The Federal Reserve this afternoon slashed interest rates by another half percentage point, citing a sharp downturn in the economy led by fearful consumers pulling back on spending.
The central bank said it acted because consumers are likely to be further spooked by the turmoil in the stock market and freeze in credit markets in recent weeks, presenting a danger of deep recession in the United States. Just yesterday, the Conference Board reported that consumer confidence plunged by the most on record as worries about disappearing stock wealth and jobs surged to the forefront of consumer thinking.
Economists estimate that consumer spending, which fuels 70 percent of economic activity, is falling at a 2.5 percent rate after adjusting for inflation.
Even consumers who would like to spend are having trouble doing so because of a shortage of credit available from banks, the Fed noted. "The intensification of financial market turmoil is likely to exert additional restraint on spending, partly by further reducing the ability of households and businesses to obtain credit.
The rate cuts and numerous other Fed maneuvers pumping money into the banking system this year have been aimed at restoring health to the credit markets and encouraging banks to lend more. Nevertheless, a monumental retrenchment in financial markets has persisted since mid-September, with only moderate responses to the Fed's ministrations.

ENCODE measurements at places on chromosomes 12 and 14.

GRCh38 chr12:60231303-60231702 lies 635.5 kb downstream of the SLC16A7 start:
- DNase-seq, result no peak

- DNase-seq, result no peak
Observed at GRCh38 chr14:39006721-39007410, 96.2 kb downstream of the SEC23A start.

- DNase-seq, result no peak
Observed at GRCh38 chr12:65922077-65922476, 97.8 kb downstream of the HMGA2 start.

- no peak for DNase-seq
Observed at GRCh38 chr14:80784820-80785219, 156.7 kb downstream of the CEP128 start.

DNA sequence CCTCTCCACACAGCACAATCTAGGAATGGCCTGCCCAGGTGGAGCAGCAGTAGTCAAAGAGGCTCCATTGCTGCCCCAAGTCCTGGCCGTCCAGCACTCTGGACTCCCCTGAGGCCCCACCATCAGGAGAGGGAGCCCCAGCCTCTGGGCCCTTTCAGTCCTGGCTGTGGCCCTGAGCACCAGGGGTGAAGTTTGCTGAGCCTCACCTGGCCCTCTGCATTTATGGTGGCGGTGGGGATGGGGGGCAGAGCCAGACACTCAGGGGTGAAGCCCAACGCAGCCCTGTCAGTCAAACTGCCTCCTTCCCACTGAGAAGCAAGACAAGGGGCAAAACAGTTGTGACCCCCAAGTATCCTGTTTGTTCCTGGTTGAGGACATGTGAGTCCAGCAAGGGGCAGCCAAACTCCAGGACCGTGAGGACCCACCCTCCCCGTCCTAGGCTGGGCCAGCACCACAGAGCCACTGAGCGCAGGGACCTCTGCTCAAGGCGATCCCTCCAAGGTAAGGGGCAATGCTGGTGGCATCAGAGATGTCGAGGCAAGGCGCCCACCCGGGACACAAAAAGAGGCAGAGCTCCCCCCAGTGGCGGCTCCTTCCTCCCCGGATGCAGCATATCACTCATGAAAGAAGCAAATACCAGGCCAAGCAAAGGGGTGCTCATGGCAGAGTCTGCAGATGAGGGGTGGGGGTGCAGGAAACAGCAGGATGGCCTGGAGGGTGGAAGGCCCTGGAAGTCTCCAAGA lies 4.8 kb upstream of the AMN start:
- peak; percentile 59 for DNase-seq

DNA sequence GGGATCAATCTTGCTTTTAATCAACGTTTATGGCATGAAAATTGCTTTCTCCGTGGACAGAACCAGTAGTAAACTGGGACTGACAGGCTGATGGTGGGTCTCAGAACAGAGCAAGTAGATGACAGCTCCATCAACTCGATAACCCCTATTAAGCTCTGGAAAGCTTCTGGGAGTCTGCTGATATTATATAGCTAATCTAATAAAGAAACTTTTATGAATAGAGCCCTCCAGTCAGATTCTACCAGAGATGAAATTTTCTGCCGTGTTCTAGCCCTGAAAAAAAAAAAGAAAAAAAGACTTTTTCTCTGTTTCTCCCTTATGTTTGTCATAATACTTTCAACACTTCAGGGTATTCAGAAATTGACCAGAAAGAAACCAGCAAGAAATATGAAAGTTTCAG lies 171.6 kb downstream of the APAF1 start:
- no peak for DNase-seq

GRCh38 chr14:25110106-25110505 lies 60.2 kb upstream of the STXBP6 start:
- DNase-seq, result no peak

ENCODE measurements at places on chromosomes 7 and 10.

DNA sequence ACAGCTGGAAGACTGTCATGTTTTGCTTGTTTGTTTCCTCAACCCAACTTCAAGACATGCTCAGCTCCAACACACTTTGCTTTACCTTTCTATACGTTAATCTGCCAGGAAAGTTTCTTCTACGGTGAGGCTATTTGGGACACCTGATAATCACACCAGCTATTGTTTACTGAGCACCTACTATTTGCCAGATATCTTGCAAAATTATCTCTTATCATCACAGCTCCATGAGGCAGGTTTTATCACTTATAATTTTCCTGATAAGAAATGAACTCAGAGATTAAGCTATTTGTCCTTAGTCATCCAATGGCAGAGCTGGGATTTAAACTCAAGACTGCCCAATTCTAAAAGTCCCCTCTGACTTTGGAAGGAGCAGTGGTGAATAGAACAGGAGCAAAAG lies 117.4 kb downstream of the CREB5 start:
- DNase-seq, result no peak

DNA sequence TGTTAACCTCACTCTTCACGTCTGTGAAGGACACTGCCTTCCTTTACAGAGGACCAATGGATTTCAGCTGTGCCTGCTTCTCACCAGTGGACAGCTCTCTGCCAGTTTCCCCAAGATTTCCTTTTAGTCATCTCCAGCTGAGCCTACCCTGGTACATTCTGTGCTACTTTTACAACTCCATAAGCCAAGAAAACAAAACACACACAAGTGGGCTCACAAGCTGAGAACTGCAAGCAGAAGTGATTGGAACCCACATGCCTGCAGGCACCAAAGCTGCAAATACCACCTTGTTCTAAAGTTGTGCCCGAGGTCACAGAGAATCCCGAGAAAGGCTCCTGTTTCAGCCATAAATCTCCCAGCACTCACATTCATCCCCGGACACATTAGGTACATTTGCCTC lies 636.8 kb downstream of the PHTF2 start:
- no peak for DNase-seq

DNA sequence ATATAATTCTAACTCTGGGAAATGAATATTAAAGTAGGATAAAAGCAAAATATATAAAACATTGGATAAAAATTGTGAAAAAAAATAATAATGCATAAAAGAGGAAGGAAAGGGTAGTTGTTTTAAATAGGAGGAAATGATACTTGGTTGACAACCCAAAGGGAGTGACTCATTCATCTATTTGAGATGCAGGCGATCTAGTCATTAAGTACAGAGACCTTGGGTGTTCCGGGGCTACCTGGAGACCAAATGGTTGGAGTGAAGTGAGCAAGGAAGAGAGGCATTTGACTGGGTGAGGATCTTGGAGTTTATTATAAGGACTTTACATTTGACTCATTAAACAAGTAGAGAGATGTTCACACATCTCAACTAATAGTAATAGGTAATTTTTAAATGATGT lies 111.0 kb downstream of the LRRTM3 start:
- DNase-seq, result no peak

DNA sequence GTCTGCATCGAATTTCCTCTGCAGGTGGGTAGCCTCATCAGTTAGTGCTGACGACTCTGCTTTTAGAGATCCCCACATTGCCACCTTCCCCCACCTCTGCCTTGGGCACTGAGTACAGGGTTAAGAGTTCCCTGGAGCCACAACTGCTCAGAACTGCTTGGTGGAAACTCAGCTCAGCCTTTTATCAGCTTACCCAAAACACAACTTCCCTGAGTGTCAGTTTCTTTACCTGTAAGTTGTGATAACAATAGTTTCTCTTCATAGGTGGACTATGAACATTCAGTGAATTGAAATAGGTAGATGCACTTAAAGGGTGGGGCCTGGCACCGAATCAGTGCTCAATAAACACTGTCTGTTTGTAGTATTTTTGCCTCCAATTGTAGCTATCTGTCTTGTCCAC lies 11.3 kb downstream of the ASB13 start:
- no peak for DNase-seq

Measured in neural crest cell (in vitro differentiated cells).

Financial markets responded mildly to the Fed's rate cut, which was largely anticipated. The Dow Jones Industrial Average was up 7 points at 3:10 p.m.
Because of the pervasive fears that are freezing up financial markets, some analysts questioned whether the Fed's rate cut would do much good.
"It does not address the leverage and credit issues in the banking system" which are stymieing lending, while it "penalizes savers," who are earning miniscule interest rates on their savings deposits, said Martin Hutchinson, analyst at Breakingviews.com.
Joachim Fels, economist with Morgan Stanley, said the strenuous efforts of the Fed and other world central banks are needed, however, and eventually will bear fruit.
"Monetary policy will eventually get traction, though the timing is highly uncertain," he said. "And if the policies used so far don't work, we believe the central bank and government won't shy away from even more unorthodox measures."